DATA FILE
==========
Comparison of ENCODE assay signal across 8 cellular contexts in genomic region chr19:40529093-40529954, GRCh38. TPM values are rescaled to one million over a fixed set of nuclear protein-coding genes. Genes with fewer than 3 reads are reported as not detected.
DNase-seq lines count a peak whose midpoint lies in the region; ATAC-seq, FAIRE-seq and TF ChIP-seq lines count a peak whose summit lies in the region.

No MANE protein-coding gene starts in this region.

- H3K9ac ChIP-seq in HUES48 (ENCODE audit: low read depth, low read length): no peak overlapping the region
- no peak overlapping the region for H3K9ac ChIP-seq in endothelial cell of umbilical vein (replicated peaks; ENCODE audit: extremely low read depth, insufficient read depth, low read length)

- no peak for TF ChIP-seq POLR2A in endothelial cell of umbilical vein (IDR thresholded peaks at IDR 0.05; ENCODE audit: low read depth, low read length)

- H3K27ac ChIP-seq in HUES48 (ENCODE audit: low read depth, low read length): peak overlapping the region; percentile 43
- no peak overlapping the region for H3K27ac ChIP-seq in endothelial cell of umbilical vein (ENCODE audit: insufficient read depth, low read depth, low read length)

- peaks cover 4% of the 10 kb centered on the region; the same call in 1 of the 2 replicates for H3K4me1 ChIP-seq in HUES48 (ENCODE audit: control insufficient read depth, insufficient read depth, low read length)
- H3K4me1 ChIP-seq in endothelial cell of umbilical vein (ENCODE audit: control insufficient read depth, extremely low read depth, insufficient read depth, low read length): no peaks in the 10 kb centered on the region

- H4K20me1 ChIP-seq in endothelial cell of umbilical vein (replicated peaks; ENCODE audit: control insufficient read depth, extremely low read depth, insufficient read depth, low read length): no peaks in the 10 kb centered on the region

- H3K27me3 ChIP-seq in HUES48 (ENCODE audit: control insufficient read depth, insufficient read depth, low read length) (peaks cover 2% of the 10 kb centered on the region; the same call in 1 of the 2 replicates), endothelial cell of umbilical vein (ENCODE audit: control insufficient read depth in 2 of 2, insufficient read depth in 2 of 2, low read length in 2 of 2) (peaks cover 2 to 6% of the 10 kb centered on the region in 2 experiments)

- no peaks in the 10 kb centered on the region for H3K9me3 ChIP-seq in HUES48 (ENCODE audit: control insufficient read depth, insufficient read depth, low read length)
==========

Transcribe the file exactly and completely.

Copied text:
Comparison of ENCODE assay signal across 8 cellular contexts in genomic region chr19:40529093-40529954, GRCh38. TPM values are rescaled to one million over a fixed set of nuclear protein-coding genes. Genes with fewer than 3 reads are reported as not detected.
DNase-seq lines count a peak whose midpoint lies in the region; ATAC-seq, FAIRE-seq and TF ChIP-seq lines count a peak whose summit lies in the region.

No MANE protein-coding gene starts in this region.

- H3K9ac ChIP-seq in HUES48 (ENCODE audit: low read depth, low read length): no peak overlapping the region
- no peak overlapping the region for H3K9ac ChIP-seq in endothelial cell of umbilical vein (replicated peaks; ENCODE audit: extremely low read depth, insufficient read depth, low read length)

- no peak for TF ChIP-seq POLR2A in endothelial cell of umbilical vein (IDR thresholded peaks at IDR 0.05; ENCODE audit: low read depth, low read length)

- H3K27ac ChIP-seq in HUES48 (ENCODE audit: low read depth, low read length): peak overlapping the region; percentile 43
- no peak overlapping the region for H3K27ac ChIP-seq in endothelial cell of umbilical vein (ENCODE audit: insufficient read depth, low read depth, low read length)

- peaks cover 4% of the 10 kb centered on the region; the same call in 1 of the 2 replicates for H3K4me1 ChIP-seq in HUES48 (ENCODE audit: control insufficient read depth, insufficient read depth, low read length)
- H3K4me1 ChIP-seq in endothelial cell of umbilical vein (ENCODE audit: control insufficient read depth, extremely low read depth, insufficient read depth, low read length): no peaks in the 10 kb centered on the region

- H4K20me1 ChIP-seq in endothelial cell of umbilical vein (replicated peaks; ENCODE audit: control insufficient read depth, extremely low read depth, insufficient read depth, low read length): no peaks in the 10 kb centered on the region

- H3K27me3 ChIP-seq in HUES48 (ENCODE audit: control insufficient read depth, insufficient read depth, low read length) (peaks cover 2% of the 10 kb centered on the region; the same call in 1 of the 2 replicates), endothelial cell of umbilical vein (ENCODE audit: control insufficient read depth in 2 of 2, insufficient read depth in 2 of 2, low read length in 2 of 2) (peaks cover 2 to 6% of the 10 kb centered on the region in 2 experiments)

- no peaks in the 10 kb centered on the region for H3K9me3 ChIP-seq in HUES48 (ENCODE audit: control insufficient read depth, insufficient read depth, low read length)